2. Any loss, cost or expense arising out of any governmental direction or request imposed upon the Insured to test for, monitor, clean up, remove, contain, treat, detoxify or neutralize pollutants, or for the preparation of any plan relating to any of the foregoing activities.
( See Velez Aff.Ex. F, J) (emphasis in original). The court finds that these provisions unambiguously exclude coverage for liability arising from the pollution at issue here.
The sole question for the court is whether the contamination of the KDWF resulted from the discharge or release of pollutants. The Connecticut Supreme Court recently interpreted the term "pollutant" in the context of an "absolute" pollution exclusion. See Heyman, 231 Conn. at 771, 653 A.2d at 131. The Heyman court found that fuel oil in a waterway is a pollutant, as it "corrupts" or "infects" the affected water. Id. This court, therefore, easily concludes that the presence of TCE in the KDWF corrupted that water supply and that TCE is a pollutant within the meaning of Aetna's 1986 policies. See also supra note 3.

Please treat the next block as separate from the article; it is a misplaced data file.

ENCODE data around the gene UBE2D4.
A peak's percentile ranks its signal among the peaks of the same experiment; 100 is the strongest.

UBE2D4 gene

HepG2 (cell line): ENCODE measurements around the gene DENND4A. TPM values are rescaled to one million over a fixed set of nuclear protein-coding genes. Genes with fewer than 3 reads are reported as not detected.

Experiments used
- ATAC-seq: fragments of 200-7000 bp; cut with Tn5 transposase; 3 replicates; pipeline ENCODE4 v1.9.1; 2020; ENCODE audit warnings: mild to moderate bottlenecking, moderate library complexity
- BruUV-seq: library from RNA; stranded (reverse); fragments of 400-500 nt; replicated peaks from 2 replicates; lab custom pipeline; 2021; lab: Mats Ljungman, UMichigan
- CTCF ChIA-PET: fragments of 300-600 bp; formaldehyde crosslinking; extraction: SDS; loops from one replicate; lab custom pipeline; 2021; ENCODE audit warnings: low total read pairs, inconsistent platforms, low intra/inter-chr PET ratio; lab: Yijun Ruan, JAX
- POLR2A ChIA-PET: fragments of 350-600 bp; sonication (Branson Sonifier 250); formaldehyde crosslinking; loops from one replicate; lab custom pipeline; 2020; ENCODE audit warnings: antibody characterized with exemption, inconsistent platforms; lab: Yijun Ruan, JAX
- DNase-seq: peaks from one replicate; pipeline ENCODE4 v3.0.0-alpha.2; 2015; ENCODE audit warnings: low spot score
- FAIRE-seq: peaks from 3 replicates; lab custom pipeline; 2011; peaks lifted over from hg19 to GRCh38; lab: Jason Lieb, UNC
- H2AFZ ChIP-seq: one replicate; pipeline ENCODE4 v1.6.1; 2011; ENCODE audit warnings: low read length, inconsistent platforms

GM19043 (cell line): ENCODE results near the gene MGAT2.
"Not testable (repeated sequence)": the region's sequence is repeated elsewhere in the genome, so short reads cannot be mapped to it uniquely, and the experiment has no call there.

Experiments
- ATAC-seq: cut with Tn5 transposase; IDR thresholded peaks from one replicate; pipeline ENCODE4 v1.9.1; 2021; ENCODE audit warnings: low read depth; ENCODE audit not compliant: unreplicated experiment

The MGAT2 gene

Based on the foregoing, the court finds that the word "sudden" in the policies containing the "sudden and accidental" exception to the pollution exclusion and in the policies containing the "sudden, unexpected and unintended" exception to the pollution exclusion has a temporal connotation denoting an event that occurs abruptly. The court also finds that the release of TCE here at issue did not occur suddenly. Finally, the court finds that the "absolute" pollution exclusions preclude coverage for all EDO's pollution related expenses.